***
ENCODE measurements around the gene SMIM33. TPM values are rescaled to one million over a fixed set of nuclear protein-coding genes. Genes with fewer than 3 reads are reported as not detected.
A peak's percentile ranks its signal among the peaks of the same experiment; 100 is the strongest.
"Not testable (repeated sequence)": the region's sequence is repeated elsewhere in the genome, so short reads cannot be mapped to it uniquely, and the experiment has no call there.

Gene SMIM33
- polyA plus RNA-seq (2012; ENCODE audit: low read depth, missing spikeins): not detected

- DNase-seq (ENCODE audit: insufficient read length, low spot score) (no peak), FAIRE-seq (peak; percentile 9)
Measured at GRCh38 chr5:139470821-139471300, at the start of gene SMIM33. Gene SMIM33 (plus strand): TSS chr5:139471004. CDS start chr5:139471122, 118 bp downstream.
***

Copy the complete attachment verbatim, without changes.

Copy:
ENCODE measurements around the gene SMIM33. TPM values are rescaled to one million over a fixed set of nuclear protein-coding genes. Genes with fewer than 3 reads are reported as not detected.
A peak's percentile ranks its signal among the peaks of the same experiment; 100 is the strongest.
"Not testable (repeated sequence)": the region's sequence is repeated elsewhere in the genome, so short reads cannot be mapped to it uniquely, and the experiment has no call there.

Gene SMIM33
- polyA plus RNA-seq (2012; ENCODE audit: low read depth, missing spikeins): not detected

- DNase-seq (ENCODE audit: insufficient read length, low spot score) (no peak), FAIRE-seq (peak; percentile 9)
Measured at GRCh38 chr5:139470821-139471300, at the start of gene SMIM33. Gene SMIM33 (plus strand): TSS chr5:139471004. CDS start chr5:139471122, 118 bp downstream.